Governor Ron DeSantis, a Republican who has led a legal campaign against coronavirus mandates, signed legislation last year that requires companies with vaccine requirements to let workers withdraw for medical reasons, religious beliefs, immunity to previous infection, regular testing, or agreement to wear protective equipment. Businesses that fail to comply can be fined $10,000 to $50,000 per violation.

When asked if the state would pursue fines against hospitals that enforce the federal mandate, a spokeswoman for the Florida attorney general said all employee complaints “will be thoroughly investigated by our office.”

Some states already have their own vaccine requirements for healthcare workers. In California, for example, they must be fully vaccinated by September 30 and must receive a booster by February 1.

The federal mandate is “better late than never,” said Sal Rosselli, president of the National Union of Health Care Workers, which represents about 15,000 people in California. “But if it had happened sooner, we wouldn’t have gone through the wave, and a lot more people would be alive today.”

The government has said it will begin enforcing the first vaccine dose requirement on February 14 in two dozen other states where injunctions were lifted when the US Supreme Court upheld the mandate a while ago. two weeks. The requirement will go into effect Feb. 22 in Texas, which had filed a separate lawsuit.

In Missouri, a nursing home notified this week that it intends to take advantage of a state rule that allows facilities to close for up to two years if they are understaffed due to the requirement for vaccines. The state health department did not identify the nursing home, saying it was still notifying families and arranging transfer plans.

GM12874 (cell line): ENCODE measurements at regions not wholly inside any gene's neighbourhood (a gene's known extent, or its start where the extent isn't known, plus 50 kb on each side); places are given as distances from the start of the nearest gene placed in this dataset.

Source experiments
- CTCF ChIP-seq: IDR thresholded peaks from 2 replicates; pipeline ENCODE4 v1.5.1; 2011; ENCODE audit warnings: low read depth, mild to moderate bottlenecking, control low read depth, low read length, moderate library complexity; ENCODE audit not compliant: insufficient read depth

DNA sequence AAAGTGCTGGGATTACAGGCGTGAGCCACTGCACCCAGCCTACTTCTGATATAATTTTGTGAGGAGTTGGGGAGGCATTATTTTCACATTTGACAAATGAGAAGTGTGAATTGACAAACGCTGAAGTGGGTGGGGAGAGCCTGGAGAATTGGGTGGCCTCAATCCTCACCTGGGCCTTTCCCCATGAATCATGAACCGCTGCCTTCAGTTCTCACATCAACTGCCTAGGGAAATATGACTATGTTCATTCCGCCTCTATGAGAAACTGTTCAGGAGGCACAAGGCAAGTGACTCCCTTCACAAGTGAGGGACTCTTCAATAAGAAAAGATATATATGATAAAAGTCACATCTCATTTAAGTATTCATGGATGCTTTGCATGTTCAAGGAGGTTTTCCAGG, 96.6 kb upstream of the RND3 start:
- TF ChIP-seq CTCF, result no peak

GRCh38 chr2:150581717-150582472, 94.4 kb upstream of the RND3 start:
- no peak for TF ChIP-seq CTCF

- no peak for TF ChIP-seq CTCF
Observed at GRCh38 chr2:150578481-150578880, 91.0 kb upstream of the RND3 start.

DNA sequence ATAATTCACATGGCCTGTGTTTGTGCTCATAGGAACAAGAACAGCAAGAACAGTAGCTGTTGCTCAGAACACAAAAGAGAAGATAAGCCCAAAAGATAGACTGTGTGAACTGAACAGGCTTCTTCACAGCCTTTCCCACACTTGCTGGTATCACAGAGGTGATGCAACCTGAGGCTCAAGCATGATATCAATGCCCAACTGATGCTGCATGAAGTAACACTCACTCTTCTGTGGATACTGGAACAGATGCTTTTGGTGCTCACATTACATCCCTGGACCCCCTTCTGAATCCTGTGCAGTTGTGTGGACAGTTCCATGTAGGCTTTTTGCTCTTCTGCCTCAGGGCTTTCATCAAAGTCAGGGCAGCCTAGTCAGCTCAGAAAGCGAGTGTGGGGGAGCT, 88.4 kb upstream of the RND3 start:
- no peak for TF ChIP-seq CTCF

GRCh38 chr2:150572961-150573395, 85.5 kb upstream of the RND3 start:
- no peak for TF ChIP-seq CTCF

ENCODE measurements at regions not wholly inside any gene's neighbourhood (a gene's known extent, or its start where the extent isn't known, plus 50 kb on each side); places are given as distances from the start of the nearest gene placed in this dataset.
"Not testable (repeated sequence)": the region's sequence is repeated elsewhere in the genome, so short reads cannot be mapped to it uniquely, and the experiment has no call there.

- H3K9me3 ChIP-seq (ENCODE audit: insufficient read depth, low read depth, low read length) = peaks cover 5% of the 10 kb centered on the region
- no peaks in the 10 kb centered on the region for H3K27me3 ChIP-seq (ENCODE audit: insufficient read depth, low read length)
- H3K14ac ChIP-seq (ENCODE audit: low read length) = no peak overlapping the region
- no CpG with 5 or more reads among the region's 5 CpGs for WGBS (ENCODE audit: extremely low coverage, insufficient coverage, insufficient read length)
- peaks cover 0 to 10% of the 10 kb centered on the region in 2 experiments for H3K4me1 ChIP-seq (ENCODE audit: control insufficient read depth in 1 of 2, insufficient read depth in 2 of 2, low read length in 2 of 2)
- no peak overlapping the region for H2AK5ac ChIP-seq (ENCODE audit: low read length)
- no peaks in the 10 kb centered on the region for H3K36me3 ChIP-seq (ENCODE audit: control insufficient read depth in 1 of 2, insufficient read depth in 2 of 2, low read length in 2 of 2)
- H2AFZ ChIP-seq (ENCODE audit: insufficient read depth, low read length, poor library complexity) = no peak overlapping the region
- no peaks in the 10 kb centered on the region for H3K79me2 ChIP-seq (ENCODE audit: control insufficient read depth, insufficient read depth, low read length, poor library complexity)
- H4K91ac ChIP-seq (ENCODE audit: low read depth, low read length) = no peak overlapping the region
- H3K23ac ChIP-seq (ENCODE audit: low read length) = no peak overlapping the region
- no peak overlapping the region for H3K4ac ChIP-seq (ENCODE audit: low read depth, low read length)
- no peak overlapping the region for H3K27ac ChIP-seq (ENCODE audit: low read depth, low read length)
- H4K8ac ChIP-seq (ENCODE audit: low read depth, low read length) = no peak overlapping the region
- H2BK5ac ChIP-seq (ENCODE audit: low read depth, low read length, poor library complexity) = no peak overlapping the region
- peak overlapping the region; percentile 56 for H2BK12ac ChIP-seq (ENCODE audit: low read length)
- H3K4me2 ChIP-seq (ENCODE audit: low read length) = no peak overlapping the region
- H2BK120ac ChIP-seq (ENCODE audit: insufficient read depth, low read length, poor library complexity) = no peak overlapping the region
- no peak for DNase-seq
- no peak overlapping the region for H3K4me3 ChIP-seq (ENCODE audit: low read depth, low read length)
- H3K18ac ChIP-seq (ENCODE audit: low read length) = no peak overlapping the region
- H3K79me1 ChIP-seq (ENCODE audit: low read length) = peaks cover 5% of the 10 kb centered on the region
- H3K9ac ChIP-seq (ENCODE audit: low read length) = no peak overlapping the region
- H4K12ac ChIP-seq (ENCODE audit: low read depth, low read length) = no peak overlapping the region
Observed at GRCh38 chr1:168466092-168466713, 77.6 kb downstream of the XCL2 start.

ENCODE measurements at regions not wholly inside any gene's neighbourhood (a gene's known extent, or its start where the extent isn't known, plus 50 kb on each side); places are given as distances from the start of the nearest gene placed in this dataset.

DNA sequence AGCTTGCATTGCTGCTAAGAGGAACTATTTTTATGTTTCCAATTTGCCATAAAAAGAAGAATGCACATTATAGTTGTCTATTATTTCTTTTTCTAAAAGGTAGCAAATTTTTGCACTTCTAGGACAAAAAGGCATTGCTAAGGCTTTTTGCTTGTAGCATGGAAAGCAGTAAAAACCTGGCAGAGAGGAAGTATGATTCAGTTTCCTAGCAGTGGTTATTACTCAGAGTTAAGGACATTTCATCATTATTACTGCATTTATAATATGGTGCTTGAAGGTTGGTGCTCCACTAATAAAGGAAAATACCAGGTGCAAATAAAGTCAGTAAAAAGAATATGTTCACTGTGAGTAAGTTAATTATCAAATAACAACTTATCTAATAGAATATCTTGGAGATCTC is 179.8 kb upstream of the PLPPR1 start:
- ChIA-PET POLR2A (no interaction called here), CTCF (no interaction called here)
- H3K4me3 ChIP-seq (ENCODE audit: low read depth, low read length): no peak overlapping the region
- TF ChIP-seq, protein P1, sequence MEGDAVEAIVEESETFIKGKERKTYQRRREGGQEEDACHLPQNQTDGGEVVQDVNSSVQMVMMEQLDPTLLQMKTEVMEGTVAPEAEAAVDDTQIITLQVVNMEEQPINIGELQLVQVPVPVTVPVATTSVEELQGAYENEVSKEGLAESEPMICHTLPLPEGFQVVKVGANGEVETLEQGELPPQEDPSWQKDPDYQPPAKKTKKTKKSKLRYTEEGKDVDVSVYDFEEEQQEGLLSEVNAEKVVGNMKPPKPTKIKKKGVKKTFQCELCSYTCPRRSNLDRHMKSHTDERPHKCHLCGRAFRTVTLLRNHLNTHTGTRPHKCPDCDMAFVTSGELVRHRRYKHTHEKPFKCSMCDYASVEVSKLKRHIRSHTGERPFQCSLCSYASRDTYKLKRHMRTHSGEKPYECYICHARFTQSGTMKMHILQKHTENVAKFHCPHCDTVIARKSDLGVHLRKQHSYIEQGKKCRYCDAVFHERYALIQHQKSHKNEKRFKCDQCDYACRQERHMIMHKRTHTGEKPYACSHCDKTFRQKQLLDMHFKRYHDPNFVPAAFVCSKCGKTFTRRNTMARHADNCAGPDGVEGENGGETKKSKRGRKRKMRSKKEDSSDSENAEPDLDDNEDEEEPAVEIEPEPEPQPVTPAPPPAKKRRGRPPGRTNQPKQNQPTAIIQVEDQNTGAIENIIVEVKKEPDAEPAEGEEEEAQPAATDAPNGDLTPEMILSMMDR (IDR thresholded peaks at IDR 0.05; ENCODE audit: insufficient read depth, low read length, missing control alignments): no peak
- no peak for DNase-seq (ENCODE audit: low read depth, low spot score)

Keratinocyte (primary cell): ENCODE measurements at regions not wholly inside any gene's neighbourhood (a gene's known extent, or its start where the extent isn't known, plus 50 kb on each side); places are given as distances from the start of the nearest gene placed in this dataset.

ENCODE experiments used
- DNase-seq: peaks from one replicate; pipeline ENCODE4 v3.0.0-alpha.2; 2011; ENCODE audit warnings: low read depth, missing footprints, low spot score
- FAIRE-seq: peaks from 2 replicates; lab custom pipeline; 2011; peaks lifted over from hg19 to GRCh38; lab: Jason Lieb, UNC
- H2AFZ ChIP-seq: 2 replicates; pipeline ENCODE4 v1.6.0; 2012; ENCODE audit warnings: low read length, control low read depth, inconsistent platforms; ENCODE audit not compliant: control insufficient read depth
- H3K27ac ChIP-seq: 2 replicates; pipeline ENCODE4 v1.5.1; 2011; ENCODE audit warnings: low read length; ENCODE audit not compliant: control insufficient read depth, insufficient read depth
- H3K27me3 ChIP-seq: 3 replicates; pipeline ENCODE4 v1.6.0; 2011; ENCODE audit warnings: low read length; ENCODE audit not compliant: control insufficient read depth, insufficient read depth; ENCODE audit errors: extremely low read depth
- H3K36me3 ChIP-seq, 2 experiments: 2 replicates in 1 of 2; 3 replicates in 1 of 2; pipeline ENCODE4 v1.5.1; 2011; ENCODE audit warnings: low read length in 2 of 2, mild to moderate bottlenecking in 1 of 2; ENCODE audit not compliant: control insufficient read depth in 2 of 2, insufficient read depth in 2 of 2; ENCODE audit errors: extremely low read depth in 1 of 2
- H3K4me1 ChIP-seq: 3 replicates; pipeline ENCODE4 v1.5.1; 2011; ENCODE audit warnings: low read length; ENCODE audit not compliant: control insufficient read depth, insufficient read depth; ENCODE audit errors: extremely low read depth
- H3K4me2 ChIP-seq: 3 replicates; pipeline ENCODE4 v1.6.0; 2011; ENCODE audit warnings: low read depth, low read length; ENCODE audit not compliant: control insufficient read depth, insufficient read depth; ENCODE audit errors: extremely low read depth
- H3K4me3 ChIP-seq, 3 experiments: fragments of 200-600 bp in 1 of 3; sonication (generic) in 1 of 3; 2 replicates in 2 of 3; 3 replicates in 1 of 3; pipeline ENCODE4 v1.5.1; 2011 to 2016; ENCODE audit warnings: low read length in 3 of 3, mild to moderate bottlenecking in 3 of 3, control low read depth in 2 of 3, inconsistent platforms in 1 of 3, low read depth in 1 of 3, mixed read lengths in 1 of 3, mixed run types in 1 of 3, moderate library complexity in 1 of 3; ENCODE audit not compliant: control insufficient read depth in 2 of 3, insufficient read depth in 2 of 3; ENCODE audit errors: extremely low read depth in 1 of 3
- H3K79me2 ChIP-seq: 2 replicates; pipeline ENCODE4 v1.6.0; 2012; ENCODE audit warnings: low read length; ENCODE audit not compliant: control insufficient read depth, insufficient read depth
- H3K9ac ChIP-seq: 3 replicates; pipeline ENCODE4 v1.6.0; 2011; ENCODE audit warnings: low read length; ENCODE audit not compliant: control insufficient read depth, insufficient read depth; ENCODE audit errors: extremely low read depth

“Obviously we’re proponents of vaccines,” department spokeswoman Lisa Cox said. But “throughout all of this, we knew that imposing it would have a truly negative impact on our health care system…simply because of crippling staffing levels.”

The Centers for Medicare & Medicaid Services could ultimately cut funding to places that don’t comply with the mandate. But he plans to start the application with encouragement rather than a heavy hand.

CMS guidance documents say it will grant leniency to places that have at least 80% compliance and an improvement plan in place, and it will seek to incentivize others.

“The overarching goal is to get providers across that finish line and not cut federal dollars,” said MaryBeth Musumeci, Medicaid expert with the nonpartisan Kaiser Family Foundation.

The states affected Thursday are: California, Colorado, Connecticut, Delaware, Florida, Hawaii, Illinois, Maine, Maryland, Massachusetts, Michigan, Minnesota, Nevada, New Jersey, New Mexico, New York, North Carolina, Oregon, Pennsylvania, Rhode Island, Tennessee, Vermont, Virginia, Washington and Wisconsin, as well as the District of Columbia and US territories.


Associated Press writers Ricardo Alonso-Zaldivar and Anthony Izaguirre contributed to this report.

Vaccination mandate to be launched for first wave of health workers